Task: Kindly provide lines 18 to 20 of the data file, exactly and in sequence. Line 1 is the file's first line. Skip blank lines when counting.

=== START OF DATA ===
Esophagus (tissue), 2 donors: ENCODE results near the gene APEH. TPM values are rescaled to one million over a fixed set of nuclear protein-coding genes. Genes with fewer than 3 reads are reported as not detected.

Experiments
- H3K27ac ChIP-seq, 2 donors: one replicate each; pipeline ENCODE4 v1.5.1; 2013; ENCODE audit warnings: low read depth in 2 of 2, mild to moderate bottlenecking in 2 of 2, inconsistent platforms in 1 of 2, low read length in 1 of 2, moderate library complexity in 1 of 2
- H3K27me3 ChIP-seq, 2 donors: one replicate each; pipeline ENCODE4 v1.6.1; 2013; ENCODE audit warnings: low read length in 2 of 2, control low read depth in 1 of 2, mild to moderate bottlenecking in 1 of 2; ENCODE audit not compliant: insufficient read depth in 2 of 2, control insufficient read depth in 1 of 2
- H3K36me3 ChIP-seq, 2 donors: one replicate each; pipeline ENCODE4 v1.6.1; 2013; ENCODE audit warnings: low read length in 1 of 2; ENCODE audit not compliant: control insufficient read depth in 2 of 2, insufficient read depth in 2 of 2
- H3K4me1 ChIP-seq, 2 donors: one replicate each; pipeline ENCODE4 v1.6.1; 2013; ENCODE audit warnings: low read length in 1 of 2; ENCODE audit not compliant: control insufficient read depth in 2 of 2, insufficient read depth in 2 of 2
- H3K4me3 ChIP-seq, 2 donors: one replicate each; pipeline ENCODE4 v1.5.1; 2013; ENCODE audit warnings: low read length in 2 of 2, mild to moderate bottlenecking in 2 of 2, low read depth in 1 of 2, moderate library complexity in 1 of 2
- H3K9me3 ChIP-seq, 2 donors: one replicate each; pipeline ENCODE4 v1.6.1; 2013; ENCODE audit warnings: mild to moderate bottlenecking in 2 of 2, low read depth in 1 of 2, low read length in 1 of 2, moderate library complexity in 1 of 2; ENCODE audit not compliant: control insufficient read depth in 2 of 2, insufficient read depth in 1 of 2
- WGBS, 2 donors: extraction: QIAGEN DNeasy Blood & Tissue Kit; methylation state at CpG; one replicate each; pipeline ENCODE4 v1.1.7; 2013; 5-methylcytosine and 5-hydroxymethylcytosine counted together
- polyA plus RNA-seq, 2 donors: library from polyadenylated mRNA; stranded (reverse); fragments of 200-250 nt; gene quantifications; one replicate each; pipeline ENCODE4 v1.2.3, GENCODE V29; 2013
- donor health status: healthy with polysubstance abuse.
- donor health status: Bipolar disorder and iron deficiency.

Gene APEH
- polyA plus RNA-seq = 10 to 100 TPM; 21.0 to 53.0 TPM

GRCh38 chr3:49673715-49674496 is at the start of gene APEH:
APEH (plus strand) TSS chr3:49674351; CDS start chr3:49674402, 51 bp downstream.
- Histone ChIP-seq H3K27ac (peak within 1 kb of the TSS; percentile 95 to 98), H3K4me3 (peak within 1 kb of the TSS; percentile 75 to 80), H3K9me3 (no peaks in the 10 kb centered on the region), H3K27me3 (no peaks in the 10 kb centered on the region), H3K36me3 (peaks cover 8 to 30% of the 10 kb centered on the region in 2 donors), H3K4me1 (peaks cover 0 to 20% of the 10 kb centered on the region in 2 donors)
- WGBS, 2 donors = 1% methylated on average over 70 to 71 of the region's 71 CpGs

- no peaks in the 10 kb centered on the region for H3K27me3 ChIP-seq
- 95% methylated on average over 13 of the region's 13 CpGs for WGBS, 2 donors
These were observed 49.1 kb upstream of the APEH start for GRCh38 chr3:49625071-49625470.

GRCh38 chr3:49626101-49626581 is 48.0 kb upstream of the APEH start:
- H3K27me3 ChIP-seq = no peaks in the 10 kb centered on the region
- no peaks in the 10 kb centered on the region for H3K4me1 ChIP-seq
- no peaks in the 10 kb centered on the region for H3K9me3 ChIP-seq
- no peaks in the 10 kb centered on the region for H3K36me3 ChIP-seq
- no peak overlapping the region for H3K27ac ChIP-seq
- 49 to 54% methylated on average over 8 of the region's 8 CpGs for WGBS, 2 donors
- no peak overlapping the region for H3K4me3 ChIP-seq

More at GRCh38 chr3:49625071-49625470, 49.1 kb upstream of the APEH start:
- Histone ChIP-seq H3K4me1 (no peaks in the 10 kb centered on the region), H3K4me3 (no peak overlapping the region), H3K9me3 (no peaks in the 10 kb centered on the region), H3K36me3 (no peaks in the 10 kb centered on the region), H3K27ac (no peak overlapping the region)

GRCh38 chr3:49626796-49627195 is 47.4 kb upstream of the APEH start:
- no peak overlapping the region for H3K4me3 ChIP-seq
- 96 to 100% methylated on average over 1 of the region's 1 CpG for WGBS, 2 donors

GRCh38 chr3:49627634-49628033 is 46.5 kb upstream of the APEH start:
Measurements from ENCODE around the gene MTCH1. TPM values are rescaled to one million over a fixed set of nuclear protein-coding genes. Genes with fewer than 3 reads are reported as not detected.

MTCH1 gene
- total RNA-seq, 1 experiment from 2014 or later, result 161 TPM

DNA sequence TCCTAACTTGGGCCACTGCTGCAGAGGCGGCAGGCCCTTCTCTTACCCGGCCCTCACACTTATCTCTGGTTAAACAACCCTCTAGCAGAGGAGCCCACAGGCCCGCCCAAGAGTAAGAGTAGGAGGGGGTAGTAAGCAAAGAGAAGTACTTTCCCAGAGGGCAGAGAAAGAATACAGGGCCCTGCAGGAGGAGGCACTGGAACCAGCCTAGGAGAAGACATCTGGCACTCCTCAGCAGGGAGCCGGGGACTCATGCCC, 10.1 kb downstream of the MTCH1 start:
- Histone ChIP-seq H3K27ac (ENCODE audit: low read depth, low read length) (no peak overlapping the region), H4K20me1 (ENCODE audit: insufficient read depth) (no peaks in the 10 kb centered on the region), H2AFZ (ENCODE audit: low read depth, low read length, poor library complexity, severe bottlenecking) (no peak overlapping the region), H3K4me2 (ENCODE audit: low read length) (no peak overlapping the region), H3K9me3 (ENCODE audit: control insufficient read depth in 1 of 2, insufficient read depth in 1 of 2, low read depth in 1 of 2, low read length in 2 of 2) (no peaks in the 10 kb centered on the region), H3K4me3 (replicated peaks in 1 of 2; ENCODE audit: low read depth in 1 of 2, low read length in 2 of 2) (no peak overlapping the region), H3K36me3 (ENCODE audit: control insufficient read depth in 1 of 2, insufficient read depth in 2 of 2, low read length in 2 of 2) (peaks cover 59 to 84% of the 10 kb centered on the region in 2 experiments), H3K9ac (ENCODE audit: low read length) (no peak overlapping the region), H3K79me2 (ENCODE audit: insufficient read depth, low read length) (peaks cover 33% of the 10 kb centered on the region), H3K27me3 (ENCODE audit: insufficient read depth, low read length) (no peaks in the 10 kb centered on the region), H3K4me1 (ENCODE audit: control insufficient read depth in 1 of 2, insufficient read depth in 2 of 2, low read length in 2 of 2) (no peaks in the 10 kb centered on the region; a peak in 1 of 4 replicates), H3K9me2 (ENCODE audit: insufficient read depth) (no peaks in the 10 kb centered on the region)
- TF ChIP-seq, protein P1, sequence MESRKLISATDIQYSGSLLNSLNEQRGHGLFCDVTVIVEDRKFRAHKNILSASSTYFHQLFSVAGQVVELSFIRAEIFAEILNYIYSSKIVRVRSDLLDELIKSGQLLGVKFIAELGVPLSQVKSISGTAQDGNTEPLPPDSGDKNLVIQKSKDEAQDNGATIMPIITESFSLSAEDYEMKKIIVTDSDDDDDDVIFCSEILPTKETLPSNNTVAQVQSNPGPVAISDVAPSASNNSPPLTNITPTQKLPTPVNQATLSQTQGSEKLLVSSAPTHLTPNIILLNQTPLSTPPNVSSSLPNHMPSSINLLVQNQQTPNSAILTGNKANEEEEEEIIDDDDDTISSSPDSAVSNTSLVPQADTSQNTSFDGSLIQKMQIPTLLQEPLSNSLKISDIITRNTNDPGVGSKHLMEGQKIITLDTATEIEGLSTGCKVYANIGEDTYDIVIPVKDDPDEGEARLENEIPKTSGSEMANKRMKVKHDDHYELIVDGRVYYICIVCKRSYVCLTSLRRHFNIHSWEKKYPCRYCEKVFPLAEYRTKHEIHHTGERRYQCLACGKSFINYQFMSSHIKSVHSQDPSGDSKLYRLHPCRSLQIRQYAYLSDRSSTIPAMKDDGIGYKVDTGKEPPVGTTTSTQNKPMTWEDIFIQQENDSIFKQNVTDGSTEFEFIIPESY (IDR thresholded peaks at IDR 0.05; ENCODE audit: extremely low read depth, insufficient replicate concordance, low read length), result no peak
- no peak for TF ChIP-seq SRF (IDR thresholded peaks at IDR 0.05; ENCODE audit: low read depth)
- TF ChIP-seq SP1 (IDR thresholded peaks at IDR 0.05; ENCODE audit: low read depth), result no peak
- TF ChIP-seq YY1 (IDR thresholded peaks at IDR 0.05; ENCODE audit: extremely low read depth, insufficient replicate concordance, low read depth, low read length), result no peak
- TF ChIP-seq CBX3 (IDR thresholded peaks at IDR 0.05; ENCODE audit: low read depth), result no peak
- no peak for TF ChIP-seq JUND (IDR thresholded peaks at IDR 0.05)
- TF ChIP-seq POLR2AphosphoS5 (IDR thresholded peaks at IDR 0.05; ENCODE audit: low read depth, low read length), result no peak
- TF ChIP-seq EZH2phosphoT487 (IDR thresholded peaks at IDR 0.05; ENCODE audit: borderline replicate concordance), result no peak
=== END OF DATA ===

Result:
- WGBS, 2 donors = 1% methylated on average over 70 to 71 of the region's 71 CpGs

- no peaks in the 10 kb centered on the region for H3K27me3 ChIP-seq
- 95% methylated on average over 13 of the region's 13 CpGs for WGBS, 2 donors